Scout Oath. On my honor I will do my best to do my duty as a natural part of the Cosmos to my country, and to obey the Scout Law; to help other people be true to themselves at all times; to keep myself in good physical and mental health, and to always be one with Nature. Scout Law. A Scout is Trustworthy, Loyal, Helpful, Friendly, Courteous, Kind, Tolerant, Cheerful, Thrifty, Inclusiveness-minded, Clean, and Respectful Of Nature.
Admission Policy. All persons 11-17 years of age are welcome to apply for membership in the ASA, regardless of their race, color, creed, national origin, sexual orientation, or preferred sexual identity on the date of their application. Regarding the age limitation, it is not our intent to discriminate on the basis of age. People younger than 11 are encouraged to joint the Cub Scouts. People older than 17 may submit applications, each of which will be considered on a case-by-case basis. Regarding sexual orientation and preferred sexual identity, those preferences at the time of original application must be so listed, but can be changed at any time by filing the appropriate form to ensure that ASA records remain correct.
Advancement Policy. Advancement levels include Tenderfoot, 2nd Class, 1st Class, Star, Life and Eagle. Earned merit badges are among the requirements for the three highest ranks. Some of these merit badges are mandatory and some of them may be selected from among options suitable to each individual. To the extent anyone aspiring to a particular rank in this progression feels that his/her/their ability to achieve that rank is limited because of physical or emotional restraints related to their biological sex or preferred sexual identity at a particular point in time, a participation medal will be awarded as a substitute so that progression to the next rank can be pursued.
Policies Governing Activities.
- Outdoor [Hiking, Camping, etc.]. All latrines must allow access to all members based on their preferred sexual identity at the time of needed use. Tent-mates at events involving overnight camping will be assigned by random selection. Should anyone desire reassignment, such reassignment will be granted only if both original assignees and both new assignees agree with the change.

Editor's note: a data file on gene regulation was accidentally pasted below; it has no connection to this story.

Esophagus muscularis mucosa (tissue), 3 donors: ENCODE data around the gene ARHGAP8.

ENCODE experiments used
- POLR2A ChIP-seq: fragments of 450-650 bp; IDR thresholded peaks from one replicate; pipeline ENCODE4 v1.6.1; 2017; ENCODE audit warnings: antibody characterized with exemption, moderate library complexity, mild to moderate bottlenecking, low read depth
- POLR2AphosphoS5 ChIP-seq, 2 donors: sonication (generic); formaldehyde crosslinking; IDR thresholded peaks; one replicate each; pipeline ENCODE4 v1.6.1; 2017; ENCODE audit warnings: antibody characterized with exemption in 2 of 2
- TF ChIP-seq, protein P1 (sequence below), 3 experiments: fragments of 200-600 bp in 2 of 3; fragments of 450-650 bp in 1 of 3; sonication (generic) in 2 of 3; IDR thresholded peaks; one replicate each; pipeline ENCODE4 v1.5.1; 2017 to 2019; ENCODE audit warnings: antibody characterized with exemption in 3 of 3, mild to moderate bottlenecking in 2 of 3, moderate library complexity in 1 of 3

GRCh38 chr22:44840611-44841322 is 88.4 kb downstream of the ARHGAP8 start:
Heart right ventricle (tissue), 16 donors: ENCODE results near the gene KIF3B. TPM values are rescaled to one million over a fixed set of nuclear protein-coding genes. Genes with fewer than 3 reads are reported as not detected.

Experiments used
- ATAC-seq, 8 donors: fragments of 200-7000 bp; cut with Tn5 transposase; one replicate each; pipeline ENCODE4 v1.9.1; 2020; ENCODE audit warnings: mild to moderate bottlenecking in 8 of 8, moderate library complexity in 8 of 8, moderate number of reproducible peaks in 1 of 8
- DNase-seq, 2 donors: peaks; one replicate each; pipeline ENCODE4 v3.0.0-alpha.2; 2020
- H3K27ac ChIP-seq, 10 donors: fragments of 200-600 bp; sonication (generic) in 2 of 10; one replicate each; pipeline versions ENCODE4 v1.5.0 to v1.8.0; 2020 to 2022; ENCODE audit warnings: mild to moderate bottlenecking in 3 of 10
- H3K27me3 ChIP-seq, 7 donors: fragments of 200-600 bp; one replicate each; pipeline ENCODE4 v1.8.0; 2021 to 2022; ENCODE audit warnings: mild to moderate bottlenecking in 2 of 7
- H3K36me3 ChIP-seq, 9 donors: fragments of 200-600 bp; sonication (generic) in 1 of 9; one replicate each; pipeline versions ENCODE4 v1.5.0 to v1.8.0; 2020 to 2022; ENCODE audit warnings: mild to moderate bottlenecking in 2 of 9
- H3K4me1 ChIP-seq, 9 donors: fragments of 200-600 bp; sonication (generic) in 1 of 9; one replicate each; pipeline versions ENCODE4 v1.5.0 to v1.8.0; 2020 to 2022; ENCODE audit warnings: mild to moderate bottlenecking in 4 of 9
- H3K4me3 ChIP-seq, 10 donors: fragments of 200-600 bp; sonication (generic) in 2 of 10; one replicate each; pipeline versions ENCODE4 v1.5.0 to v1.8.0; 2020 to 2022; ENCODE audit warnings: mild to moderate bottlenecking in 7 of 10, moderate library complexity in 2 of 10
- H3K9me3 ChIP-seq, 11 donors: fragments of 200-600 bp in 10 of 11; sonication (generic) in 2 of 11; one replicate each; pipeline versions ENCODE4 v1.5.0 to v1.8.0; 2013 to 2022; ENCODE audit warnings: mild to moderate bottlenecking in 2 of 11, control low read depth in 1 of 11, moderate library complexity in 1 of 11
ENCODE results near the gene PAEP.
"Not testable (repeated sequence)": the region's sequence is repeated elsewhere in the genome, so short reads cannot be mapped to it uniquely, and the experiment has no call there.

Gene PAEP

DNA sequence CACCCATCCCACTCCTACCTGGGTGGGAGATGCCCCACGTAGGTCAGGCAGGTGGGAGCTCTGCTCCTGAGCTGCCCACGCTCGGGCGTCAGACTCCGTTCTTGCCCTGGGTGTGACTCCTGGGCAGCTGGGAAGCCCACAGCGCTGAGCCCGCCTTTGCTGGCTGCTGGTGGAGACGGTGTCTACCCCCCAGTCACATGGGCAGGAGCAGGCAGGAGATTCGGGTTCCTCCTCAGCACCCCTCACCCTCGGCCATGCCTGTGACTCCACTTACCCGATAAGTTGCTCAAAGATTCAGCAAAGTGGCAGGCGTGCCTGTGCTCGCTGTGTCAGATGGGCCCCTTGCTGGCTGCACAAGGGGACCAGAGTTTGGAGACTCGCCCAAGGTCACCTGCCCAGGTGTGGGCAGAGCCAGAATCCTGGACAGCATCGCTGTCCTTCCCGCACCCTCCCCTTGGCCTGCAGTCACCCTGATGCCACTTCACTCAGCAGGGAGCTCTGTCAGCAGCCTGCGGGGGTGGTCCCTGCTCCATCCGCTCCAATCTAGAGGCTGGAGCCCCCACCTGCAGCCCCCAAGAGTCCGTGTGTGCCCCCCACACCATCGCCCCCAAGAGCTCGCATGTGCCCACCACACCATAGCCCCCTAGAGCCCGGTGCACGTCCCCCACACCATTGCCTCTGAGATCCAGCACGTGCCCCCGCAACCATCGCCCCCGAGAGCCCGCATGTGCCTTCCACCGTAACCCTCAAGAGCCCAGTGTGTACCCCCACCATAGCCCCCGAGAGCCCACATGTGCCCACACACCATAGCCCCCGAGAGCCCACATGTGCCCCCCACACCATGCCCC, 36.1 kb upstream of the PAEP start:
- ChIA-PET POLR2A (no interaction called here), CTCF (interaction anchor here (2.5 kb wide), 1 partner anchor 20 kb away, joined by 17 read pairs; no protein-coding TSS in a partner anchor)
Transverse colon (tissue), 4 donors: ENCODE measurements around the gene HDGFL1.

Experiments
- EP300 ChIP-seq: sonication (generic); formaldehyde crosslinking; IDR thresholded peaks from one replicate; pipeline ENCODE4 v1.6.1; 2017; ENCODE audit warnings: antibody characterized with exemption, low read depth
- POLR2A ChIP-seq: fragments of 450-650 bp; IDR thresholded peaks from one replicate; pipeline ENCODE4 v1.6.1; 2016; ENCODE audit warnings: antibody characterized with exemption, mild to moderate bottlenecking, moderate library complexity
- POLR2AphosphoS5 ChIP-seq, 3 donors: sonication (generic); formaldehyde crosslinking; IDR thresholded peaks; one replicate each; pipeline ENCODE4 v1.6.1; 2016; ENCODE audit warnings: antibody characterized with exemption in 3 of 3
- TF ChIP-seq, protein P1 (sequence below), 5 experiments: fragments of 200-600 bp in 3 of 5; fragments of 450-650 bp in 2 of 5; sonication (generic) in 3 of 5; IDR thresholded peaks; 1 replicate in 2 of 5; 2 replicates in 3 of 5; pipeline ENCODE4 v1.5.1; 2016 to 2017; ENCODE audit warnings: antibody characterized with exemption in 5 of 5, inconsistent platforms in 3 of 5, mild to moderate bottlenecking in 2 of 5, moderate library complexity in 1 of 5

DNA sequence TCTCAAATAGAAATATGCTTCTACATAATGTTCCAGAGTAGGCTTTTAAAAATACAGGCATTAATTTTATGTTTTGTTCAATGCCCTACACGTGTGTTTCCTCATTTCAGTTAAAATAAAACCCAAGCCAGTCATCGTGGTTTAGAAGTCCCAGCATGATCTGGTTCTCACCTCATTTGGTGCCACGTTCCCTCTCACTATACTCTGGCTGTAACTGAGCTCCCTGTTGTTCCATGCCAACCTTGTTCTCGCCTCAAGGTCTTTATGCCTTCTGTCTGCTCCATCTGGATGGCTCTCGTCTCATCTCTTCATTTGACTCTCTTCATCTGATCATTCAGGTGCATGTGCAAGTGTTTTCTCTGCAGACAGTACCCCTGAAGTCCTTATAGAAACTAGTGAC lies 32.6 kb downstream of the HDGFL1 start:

- Civic. Participation in demonstrations and other forms of support or protest are not sponsored or funded by ASA, but individual and troop- or council-level participation is a decision left to individuals and local troops and councils.
- Social. No chaperones are provided by ASA. Relationships between consenting preteens and teenagers are private personal matters, and the ASA does not interfere in those matters.
- Programmatic. All troop- and council-level meetings — as well as programs such as camporees — must be developed from a gender-neutral perspective. Content and themes must not be interpretable as oriented toward either biological sex.
Would I Do It Now?
It was shortly after my twelfth birthday when I decided I wanted to be an Eagle Scout. It’s difficult to accurately go back in time and say what I would have done at that age given the circumstances that exist today, but I think my decision about being a Scout at all — much less committing to what would be required of me to earn the Eagle Scout rank — would have been “No thanks, that organization doesn’t match up to my worldview and value system.”
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Charles M. Jones